Frustrating to Fantastic

October 15, 2008 at 1:44 am | Posted in Uncategorized | Leave a comment

Frustrating to Fantastic…

Oct. 14th, 2008

I started the day in Kampala with an U.S. Embassy visit (it was closed yesterday for Columbus Day). Got there early even, went to the front of the line as a U.S. Citizen, saw the man I was to see through the glass. When my turn came, I went into the cubicle with thick glass separating the Embassy representative and me. When she asked what I wanted, I told her who I was looking for and she said he was called out to a meeting and would I like to talk to his assistant. Sure, should be fairly straightforward. When she came and I started asking questions, she was honest to say that she wasn’t going to be much help answering them and that I could wait just a half an hour till he returned. Sure, 30 minutes wouldn’t hurt. I exited the cubicle and explained what the situation was to the man I will refer to as the “gate keeper”. He suggested I wait outside under the awning so I could catch the cool breeze. Sure, I like cool breezes. After about 45 minutes outside, an American couple walked up (holding a baby) and asking to see the same guy I was looking for…hmmmm, but they had to wait outside too. I could wait a little longer…then in about 15 minutes he called them, I walked up to him before they got there and made sure he knew the situation: I was here first, I was told to wait till the man returned from a 30 minute meeting, etc. and he said it would be fine. SURE, fine until that couple walked out having seen the guy I was waiting on (I asked them). The “gate keeper” and I had a discussion to “clarify” what was to happen next. He said that the man wasn’t back yet, and I let him know that the previous couple had JUST SEEN HIM. Knowing there are about 2 more visits to that very same office and not wanting to burn any bridges, I exercised some self control, sat down at the front of the line again (those people were real happy to see me) and watched as the guy I was to see waited on another guy who had come after me (he was already in the cubicle)…took him forever. Finally, I get to go in and talk to “the man” who was very helpful and probably save me a lot of later frustration. SO, at 11 AM, I was off to Jinja to see my boys at Amani.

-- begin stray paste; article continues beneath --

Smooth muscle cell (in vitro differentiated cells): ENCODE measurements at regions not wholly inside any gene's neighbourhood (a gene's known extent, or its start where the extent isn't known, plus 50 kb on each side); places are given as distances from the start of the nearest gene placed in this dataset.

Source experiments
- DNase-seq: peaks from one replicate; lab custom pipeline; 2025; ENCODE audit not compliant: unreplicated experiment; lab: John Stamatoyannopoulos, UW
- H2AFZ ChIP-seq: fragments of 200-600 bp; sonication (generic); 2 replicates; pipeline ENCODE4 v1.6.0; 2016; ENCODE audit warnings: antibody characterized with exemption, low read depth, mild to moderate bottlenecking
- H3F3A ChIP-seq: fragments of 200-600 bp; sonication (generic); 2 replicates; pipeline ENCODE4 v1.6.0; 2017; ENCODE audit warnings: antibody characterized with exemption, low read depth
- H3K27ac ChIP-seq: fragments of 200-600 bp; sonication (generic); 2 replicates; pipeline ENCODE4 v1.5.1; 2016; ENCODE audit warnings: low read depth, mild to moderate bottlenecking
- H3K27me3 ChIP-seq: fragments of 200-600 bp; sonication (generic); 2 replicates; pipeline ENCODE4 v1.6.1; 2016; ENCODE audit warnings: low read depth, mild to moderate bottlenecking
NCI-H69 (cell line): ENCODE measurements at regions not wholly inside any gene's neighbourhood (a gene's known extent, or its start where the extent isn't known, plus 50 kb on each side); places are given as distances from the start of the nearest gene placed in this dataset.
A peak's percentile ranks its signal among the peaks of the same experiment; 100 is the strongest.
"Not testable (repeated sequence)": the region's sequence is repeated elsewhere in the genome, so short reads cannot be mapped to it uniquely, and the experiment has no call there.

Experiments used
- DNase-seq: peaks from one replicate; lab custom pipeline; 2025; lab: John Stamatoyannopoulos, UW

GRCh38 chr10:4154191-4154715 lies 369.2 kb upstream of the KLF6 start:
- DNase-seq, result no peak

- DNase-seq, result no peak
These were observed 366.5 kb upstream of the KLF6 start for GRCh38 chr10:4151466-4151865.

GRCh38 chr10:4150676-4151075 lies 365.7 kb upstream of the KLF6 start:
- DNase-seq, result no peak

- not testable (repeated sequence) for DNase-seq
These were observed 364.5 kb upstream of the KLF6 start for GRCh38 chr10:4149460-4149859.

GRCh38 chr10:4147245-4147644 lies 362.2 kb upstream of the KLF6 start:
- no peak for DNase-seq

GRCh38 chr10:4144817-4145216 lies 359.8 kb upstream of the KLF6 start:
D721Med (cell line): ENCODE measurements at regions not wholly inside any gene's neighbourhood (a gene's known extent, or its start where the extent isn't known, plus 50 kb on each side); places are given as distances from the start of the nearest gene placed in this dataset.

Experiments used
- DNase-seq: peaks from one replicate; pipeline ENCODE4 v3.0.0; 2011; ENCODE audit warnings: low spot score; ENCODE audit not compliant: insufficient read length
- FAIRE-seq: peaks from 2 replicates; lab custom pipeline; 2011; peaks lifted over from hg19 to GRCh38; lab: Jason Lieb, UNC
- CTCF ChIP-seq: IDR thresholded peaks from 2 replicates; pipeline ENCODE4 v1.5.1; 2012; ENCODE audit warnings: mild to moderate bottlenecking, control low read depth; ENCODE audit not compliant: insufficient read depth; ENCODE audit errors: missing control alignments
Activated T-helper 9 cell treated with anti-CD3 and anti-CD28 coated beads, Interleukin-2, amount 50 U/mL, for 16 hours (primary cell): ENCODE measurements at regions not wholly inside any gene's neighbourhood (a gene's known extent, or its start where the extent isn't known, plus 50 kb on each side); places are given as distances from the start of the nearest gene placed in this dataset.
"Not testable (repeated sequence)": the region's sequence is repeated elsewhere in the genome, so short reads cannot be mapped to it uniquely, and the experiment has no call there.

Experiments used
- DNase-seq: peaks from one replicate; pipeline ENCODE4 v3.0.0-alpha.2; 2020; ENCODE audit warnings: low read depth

That time was fantastic, quickly checked in at my Inn (right across the street) and went over to find all the kids napping. I showed the 2 Ugandans (Eddie and David) who drove me here the orphanage and pointed out my napping boys then they left back for Kampala and I went to get a quick bite to eat at the Inn. Then it was back to Amani to greet some of the staff and see the boys! Phillip is quiet and warms up to you. I had a kid-friendly picture book of our family that Lisa had made which include a family picture at Amani with all SEVEN of my kids when we worked at Amani after Passion Kampala. Phillip loved it, practiced the names, loved seeing his picture and clung tightly to the picture book even while we played soccer. I took a brief break from Phillip and went to visit Zachery with his picture book. He is a pretty happy kid overall and doesn’t miss many meals as evidenced by what looks like the world’s smallest beer belly. Feeling like it was critical to spend time connecting with Phillip, I went back to him and he sat in my lap mostly silent for about an hour, occasionally saying “motor car” or looking at the picture book. It seemed like he genuinely enjoyed me holding him. I talked to him about “football” and how he would be a great striker and we talked about striking technique a bit.